Small, local, medium and regional businesses are the lifeblood of a healthy, sustainable economy, creating roughly two-thirds of net new jobs each year. Growing evidence suggests every dollar spent at a locally owned business generates two to four times more economic benefit – measured in income, wealth, jobs, and tax revenue – than a dollar spent at a globally owned business. Other studies suggest local businesses are key to tourism, entrepreneurship, social equality, civil society, charitable giving and revitalized downtowns. Smaller businesses are also more efficient at catalyzing innovation, producing more innovations for dollar of R&D investment than do larger firms.
In launching Sustainable Industries, I was all in. I went for a couple of years without pay, taking out a second mortgage to pay my bills and maintain a steady supply of food, caffeine, and hoppy beer. I worked long hours and I was hard-core about quality control. Hard work was probably the biggest advantage I had over the fact that in some respects I didn’t really know what I was doing.
We grew organically in a challenging and rapidly changing industry, with no outside investment, averaging 30% revenue growth, year after year for our first 7 years. It took 6 of those 7 years for Sustainable Industries to finally break even on top of that growth – and we did it with a mostly clean balance sheet. This was an extraordinary accomplishment from a group of people who were learning by doing.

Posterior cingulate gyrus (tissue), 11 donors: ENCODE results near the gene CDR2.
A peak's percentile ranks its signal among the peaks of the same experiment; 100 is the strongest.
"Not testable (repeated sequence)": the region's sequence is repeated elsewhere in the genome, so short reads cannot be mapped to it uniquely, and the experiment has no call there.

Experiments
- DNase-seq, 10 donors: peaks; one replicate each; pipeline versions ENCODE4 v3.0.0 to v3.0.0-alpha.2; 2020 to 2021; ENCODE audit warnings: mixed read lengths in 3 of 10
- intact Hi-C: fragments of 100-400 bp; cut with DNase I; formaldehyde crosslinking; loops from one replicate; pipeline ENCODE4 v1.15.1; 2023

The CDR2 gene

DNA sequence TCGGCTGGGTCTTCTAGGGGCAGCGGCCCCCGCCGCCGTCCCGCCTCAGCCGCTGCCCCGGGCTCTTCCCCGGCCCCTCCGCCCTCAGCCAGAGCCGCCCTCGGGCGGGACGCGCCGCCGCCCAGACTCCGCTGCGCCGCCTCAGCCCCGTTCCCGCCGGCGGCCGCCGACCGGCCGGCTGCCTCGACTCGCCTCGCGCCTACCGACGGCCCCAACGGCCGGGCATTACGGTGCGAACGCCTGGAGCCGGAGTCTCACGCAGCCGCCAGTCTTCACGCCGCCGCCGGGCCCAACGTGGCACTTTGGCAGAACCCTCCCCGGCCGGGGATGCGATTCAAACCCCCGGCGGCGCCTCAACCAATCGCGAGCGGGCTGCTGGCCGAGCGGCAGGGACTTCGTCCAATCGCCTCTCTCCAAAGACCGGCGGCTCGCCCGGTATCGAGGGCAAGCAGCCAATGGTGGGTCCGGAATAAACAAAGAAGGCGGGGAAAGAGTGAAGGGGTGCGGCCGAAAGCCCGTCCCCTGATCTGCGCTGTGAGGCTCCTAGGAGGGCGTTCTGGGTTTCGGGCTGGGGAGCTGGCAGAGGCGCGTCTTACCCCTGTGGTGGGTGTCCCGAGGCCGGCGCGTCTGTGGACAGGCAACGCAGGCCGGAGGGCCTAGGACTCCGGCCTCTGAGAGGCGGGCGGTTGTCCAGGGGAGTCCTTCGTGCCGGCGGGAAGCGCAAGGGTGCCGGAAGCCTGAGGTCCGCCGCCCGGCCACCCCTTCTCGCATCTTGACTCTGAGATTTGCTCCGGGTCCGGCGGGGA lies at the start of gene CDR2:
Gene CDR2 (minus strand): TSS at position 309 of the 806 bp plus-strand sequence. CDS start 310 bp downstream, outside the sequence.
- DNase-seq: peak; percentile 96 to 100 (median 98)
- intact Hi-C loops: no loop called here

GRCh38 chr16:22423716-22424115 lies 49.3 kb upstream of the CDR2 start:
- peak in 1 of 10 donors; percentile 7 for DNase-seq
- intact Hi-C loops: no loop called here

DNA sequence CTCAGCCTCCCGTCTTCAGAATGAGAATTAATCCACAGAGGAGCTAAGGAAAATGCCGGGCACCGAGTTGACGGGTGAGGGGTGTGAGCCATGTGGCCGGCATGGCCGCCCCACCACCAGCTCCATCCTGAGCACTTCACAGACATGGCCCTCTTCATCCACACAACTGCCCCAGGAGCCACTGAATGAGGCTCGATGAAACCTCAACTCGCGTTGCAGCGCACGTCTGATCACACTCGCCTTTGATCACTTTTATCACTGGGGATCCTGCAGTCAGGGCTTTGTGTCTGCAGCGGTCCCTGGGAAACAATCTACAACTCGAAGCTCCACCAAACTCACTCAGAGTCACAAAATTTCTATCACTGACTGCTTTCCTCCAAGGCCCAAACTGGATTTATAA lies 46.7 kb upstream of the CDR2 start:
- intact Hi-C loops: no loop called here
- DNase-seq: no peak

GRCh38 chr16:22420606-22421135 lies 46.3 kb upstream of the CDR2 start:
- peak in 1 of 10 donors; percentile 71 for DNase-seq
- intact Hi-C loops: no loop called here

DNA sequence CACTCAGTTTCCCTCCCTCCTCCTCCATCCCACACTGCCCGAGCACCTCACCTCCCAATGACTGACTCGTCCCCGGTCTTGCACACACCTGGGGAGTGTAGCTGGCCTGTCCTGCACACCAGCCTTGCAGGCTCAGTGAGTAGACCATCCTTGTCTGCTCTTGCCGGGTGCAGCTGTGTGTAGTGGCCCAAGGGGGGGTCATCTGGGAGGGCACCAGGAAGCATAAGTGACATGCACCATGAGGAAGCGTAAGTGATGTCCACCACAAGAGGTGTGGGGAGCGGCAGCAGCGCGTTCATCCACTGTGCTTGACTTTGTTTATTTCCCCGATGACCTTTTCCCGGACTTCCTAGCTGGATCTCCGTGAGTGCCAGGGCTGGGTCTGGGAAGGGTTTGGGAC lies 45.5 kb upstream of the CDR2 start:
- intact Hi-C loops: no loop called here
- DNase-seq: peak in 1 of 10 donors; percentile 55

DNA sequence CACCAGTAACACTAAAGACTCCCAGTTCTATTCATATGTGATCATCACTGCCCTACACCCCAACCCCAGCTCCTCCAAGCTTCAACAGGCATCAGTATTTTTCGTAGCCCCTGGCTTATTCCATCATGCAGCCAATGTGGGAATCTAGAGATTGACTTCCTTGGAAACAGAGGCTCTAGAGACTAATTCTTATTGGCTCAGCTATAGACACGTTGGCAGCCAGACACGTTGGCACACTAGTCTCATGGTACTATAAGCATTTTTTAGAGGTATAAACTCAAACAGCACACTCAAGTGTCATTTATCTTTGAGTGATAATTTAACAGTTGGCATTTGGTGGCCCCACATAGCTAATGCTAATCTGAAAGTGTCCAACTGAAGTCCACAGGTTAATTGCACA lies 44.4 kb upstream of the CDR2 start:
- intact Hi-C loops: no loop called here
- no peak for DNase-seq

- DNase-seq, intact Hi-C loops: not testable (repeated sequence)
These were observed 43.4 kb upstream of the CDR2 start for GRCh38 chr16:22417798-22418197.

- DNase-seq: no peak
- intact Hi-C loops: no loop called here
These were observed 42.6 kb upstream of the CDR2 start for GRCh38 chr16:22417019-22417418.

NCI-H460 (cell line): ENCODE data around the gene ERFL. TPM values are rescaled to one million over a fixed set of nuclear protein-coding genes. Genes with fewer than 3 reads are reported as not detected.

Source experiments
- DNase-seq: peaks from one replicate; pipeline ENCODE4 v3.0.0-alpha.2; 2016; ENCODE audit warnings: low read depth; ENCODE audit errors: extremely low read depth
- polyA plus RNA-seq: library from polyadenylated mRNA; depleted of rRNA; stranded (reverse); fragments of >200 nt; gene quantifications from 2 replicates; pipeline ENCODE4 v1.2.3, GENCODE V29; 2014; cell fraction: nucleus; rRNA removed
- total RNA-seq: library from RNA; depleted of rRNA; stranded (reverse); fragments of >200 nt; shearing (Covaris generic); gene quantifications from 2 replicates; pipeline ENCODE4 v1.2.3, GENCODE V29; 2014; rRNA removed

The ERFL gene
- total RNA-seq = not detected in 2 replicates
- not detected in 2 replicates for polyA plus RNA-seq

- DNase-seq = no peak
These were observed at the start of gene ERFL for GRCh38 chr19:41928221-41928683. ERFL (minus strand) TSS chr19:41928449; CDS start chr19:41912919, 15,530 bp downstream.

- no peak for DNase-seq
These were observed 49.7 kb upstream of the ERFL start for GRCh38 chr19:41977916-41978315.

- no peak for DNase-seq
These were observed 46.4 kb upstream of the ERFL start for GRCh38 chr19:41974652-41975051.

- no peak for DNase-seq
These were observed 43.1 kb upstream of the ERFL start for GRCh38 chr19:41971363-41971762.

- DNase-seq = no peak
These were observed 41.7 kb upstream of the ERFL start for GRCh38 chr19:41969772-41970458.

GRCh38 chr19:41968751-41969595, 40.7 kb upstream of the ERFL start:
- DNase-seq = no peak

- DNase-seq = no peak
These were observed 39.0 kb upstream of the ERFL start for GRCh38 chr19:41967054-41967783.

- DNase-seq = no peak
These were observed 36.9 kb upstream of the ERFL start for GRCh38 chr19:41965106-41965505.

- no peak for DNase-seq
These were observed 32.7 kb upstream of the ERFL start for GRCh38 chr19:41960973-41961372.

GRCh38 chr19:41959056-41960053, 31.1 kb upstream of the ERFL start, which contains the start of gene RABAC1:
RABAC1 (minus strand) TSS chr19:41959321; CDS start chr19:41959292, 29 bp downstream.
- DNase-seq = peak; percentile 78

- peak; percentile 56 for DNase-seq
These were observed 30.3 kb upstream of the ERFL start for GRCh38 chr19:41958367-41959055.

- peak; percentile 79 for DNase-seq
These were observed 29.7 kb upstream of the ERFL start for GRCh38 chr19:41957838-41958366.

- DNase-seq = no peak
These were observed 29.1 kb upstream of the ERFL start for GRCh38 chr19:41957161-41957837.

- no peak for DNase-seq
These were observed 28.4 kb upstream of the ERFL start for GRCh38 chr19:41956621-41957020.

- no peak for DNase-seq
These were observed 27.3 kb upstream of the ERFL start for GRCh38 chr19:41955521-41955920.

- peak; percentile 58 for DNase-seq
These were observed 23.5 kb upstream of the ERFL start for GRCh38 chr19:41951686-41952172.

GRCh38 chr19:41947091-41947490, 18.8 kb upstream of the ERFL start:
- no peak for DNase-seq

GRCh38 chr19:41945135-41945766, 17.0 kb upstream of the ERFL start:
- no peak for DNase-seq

Our biggest year was 2009, but it was toward the end of that year that the recession finally gave us a good smack. By this time, marketing budgets had been reeled in and a few of our larger clients had disappeared overnight. Like many small businesses, we were confronted with cashflow problems and there were no viable opportunities to access capital. There was no help to be found from mission-driven angel investors or from some of the social investment organizations that Sustainable Industries had supported for years (there is another good story in there, but I’m not petty enough to tell it now). Bottom line: We were served a nice big slice of humble pie.
In those next few very difficult years in the heart of the recession, many entrepreneurs much smarter than me would have closed up shop and said “sorry” to their stakeholders. I toughed it out. And I’m not sharing this to paint myself as a saint. Frankly, there were no easy choices. I made the amateur entrepreneurial mistake several years ago of putting everything I had into Sustainable Industries, and that left me personally holding the bag for a lot its obligations. That’s not how you’re supposed to do it. Sustainable Industries is a story of true “corporate personhood.” Although in the Great Recession, this corporation would not be getting a taxpayer bailout, and its founder had no golden parachute.